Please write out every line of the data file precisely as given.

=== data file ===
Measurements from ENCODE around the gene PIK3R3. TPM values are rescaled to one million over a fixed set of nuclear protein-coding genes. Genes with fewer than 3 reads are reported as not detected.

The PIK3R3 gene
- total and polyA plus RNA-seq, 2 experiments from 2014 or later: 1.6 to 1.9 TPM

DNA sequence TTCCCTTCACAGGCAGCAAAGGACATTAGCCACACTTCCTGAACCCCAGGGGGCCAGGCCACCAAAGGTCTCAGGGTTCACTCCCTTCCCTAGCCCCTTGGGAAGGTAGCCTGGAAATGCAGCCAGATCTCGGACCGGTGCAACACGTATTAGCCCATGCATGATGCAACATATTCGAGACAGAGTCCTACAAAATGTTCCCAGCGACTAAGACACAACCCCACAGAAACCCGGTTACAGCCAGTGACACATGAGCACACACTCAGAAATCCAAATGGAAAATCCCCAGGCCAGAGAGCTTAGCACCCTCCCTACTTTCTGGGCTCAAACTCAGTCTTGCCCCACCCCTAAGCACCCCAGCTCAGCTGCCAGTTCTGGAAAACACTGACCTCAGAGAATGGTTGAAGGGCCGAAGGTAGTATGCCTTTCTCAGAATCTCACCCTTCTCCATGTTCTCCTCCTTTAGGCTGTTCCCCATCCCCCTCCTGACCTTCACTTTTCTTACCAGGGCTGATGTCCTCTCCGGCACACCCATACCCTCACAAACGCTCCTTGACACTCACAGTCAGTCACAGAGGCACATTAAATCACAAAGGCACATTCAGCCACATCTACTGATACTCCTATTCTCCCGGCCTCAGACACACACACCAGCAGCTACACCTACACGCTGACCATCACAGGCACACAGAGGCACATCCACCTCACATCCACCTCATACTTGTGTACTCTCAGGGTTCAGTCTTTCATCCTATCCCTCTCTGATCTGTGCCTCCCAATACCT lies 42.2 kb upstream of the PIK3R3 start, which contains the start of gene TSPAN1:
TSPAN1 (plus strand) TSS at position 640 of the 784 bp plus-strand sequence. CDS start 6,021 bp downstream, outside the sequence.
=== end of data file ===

Measurements from ENCODE around the gene PIK3R3. TPM values are rescaled to one million over a fixed set of nuclear protein-coding genes. Genes with fewer than 3 reads are reported as not detected.

The PIK3R3 gene
- total and polyA plus RNA-seq, 2 experiments from 2014 or later: 1.6 to 1.9 TPM

DNA sequence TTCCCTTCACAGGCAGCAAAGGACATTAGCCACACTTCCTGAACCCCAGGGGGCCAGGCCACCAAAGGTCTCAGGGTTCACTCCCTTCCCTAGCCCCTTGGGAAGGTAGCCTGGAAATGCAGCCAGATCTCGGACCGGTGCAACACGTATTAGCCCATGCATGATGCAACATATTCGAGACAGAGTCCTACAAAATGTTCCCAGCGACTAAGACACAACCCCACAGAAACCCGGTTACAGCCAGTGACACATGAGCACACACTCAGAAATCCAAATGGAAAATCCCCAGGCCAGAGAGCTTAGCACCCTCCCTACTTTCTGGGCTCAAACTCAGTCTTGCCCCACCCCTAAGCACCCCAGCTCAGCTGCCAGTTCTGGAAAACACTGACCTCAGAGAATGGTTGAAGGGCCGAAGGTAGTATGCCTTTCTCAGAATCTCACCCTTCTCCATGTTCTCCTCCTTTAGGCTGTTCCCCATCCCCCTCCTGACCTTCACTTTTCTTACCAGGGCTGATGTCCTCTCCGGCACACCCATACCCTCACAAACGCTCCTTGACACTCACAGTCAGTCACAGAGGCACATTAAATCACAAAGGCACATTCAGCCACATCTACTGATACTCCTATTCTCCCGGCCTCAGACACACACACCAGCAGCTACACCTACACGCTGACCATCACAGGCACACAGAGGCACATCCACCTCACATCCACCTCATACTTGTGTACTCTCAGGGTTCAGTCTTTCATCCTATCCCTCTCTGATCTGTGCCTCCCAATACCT lies 42.2 kb upstream of the PIK3R3 start, which contains the start of gene TSPAN1:
TSPAN1 (plus strand) TSS at position 640 of the 784 bp plus-strand sequence. CDS start 6,021 bp downstream, outside the sequence.